Martin  and James with the very smart doorman at their hotel! Last month James Blakemore and myself (Martin Anderson) attended the International Food Tec India trade show in Mumbai, India,  as part of a UK Trade and Investment delegation, organised by Hull and Humberside Chamber of Commerce.

The purpose of our visit was to explore the potential for collaboration with one of the world’s biggest dairy sectors. As it emerges as an economic superpower, India still finds itself with a very localised dairy market with 85% ‘free milk’ carried in open vessels to be used immediately or boiled at home rather than travelling through a vertically integrated supply chain to a retailer as we might see in the UK.

The exhibition had international pavilions from China, Europe, France, Germany, Italy, Republic of Korea, The Netherlands, Turkey and the UK. A total of 466 exhibitors from over 30 countries presented their products and technologies with 12,007 visitors attending the show over the three days.

The Reaseheath stand received a lot of interest from food and drink businesses from across the Indian sub-continent. There was particular interest in the new Dairy Industry Skills course (DISC) and the EDEN Foundation degree in Dairy Technology with over 30 new international contacts made, including new and existing dairy businesses, potential students and academic partnerships with Indian educational institutions.

James Blakemore chats to a potential customer at the trade show

James Blakemore chats to a potential customer at the trade show

We were made to feel incredibly welcome by all of the people we interacted with and it is apparent that the opportunities for sharing knowledge, developing and delivering consultancy, training and education in both India and the UK is immense.

The trade show seminars were also a great source for knowledge sharing. ‘Future of Milk Based Nutraceuticals’, organised by Indian Dairy Association (West Zone), welcomed as its  Guests of Honour  Prof.  Dr. G. D. Yadav, Vice Chancellor and  Dr. Mrs. Smita Lele, AG Registrar, ICT (Institute of Chemical Technology) and Mr. M. D. Deore, Director – Toxicology, Johnson & Johnson.  Eminent speakers included Mr. A. K. Bayati, GCMMF and Mr. Allan Brunn, Alfa Laval.

‘Packaging Innovations in Pharmaceutical industry’ organised by India Pharma Machinery Manufacturers Association (IPMMA) witnessed delegates like Ms. Neelam Lalwani, General Manager – Packaging, Sun Pharma Industries Pvt. Ltd.,  Mr. Sanjeev Khandelwal, Director Renewable Packaging, Stora Enso India and Mr. Chander Mohan Negi, Asst. General Manager, Akumentis Healthcare Ltd., among others.

We attended a business meeting the day after the trade show with a company that is setting up a

Martin Anderson and James Blakemore on the Reaseheath stand

Martin Anderson and James Blakemore on the Reaseheath stand

brand new dairy in the Mumbai region.  They were really interested in looking at how they might involve training and education for India’s dairy technologists within their new build project and how we might work in partnership to grow programmes like EDEN and DISC to meet the needs of the changing Indian dairy market.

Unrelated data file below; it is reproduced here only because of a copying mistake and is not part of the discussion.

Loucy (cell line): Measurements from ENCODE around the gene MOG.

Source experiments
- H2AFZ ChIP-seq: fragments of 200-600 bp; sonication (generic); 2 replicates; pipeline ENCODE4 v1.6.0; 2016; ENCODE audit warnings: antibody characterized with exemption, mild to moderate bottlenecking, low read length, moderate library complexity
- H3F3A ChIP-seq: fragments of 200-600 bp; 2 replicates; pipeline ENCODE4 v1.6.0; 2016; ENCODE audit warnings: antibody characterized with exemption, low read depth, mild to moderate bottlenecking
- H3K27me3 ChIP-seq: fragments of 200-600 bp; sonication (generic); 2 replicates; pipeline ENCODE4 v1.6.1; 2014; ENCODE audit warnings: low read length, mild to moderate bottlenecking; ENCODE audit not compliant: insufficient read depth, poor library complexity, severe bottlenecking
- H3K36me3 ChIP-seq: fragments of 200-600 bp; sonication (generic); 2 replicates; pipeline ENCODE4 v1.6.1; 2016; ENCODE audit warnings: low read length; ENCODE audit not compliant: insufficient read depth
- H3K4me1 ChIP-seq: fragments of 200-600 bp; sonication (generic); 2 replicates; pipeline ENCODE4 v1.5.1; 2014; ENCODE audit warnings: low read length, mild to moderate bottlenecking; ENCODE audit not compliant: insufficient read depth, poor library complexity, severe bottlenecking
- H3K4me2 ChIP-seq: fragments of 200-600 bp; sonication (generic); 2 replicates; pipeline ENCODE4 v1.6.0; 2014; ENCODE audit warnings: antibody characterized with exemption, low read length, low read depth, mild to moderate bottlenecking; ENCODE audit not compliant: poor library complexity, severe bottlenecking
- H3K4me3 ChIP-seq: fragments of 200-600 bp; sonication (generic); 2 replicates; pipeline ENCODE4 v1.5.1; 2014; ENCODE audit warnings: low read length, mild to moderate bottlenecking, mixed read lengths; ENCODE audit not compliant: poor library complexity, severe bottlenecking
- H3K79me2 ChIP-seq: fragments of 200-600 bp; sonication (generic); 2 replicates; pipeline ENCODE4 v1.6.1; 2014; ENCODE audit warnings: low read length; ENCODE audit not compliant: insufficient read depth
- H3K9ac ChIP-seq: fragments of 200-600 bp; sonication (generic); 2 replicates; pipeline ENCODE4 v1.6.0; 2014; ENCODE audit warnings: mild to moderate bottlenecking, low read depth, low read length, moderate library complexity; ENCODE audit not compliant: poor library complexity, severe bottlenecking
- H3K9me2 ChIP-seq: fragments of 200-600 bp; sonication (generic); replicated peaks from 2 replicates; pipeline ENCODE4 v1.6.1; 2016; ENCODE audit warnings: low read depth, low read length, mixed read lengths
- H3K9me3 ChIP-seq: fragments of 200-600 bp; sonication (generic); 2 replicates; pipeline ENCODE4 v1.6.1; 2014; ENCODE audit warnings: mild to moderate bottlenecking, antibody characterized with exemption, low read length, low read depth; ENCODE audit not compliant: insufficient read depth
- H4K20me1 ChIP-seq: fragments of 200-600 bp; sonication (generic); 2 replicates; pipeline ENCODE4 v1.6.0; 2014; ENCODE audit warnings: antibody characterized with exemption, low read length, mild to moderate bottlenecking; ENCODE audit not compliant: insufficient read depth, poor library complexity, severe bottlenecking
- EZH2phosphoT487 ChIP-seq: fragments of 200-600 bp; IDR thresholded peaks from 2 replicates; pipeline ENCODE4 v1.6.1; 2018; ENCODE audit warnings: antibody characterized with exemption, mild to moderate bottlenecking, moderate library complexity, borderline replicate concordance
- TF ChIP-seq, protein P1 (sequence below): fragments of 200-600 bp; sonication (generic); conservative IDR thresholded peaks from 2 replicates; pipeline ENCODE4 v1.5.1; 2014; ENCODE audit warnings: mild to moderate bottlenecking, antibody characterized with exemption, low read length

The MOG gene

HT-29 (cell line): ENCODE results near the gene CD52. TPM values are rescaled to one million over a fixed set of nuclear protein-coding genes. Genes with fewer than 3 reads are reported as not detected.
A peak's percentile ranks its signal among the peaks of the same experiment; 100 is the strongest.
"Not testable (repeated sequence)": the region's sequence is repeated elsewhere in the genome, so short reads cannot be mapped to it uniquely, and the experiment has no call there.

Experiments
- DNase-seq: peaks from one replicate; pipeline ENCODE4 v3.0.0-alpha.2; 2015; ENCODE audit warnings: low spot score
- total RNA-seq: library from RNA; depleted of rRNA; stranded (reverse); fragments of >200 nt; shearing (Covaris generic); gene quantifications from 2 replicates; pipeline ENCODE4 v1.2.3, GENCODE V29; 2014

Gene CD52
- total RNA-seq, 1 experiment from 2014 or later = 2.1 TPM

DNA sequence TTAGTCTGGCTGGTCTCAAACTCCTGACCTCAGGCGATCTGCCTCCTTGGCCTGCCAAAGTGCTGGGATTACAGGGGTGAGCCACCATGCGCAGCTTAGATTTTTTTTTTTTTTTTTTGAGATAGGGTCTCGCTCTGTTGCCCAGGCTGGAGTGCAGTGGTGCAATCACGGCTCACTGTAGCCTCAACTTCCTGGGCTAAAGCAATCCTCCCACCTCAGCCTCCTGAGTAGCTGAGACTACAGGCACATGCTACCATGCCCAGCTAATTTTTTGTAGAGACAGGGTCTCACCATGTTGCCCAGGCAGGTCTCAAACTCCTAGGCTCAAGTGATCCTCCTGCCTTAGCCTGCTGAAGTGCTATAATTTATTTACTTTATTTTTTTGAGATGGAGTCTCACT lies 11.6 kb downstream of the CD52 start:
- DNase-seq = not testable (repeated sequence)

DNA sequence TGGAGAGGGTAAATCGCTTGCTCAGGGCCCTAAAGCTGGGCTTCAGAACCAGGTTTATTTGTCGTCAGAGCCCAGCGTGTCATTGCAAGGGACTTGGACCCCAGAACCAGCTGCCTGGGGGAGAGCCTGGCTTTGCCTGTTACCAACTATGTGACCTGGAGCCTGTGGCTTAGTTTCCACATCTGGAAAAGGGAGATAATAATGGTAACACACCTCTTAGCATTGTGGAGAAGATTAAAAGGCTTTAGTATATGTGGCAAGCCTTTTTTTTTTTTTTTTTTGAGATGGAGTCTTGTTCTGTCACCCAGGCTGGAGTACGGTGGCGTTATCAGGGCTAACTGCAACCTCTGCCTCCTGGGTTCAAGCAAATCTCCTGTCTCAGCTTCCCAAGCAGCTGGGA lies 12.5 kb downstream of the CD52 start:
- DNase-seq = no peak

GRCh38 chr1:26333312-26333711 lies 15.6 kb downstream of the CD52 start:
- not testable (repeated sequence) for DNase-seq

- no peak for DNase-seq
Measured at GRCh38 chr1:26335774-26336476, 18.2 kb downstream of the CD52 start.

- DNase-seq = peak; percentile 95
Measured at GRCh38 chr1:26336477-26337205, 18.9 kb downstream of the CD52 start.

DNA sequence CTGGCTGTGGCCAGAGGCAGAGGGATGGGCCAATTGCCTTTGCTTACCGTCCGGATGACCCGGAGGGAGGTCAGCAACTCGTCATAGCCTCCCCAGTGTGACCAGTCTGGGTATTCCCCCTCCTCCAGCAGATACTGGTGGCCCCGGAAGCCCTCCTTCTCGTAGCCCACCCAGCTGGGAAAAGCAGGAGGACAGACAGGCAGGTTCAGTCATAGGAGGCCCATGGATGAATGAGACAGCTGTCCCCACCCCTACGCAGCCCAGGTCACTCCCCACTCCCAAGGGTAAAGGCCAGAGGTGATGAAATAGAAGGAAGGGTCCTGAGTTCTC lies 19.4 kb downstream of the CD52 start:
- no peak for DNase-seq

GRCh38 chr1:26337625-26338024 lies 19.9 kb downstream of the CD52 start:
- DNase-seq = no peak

We had an amazing time in one of the world’s busiest cities (21 million people!), sampled some amazing cuisine and travelled in

some of the scariest traffic known to man. I somehow managed to contract Dengue fever and Salmonella at the end of the trip, but it didn’t detract from the success of this international trade mission and now I’m feeling better I’m happy to be a walking case study for my own food safety lectures!

We hope to return soon and to accept visitors from India to Reaseheath in the near future.

Martin Anderson

Lecturer in Food Science

 

 

 

Rosie Swain

Day in the life of an FdSc Food manufacturing with Business management student

FdSc Food Manufacturing with Business management student Rosie Swain shares a little insight into her student life at Reaseheath.


Rosie Swain – a little background information…Rosie Swain

Rosie commented on her time at Reaseheath so far: “The Reaseheath experience is definitely one of the best and facilities are fantastic. Class sizes are small – so you have plenty of support and tutors know who you are and are extremely interested in what they teach.”

Here’s a typical Tuesday for Rosie at Reaseheath: 

7am: Alarm goes off, get dressed. I then go and have breakfast either at the canteen or in the kitchen in my halls. I also have my horse on campus, so I have to go and feed him and change his rugs.

9am: The day at Reaseheath starts with individual tutorials with my Course Manager Lucy Catley, which can be very useful addressing any issues and talking about my progress

10am: First lecture – Food Safety with Lucy Catley – this module focuses on food poisoning, characteristics of common food poisoning pathogens, contamination causes, food safety legislation, cleaning and disinfection procedures, control of pests, importance of personal hygiene and the role of HACCP (Hazard Anaysis and Critical Control Point) based food safety management systems.

12:45pm: Lunchtime – I’ll go to the canteen, the HE Centre or have lunch back in my halls.

1:15pm: Second lecture of the day, it’s time to go to the labs for food science and composition again with our Course Manager Lucy Catley. This module focuses on: principles of chemistry, principles of microbiology, laboratory equipment use, investigative report writing and and an introductio intro to micro and macro nutrients.

4:30pm: Lectures are finished for the day – so it’s time to go back to my halls of residence to get changed. Then I’m off to muck out and ride my horse, Beano.

6pm: Meet friends and go for dinner in canteen.

9pm: Go to the college bar with friends before going into Nantwich for student night!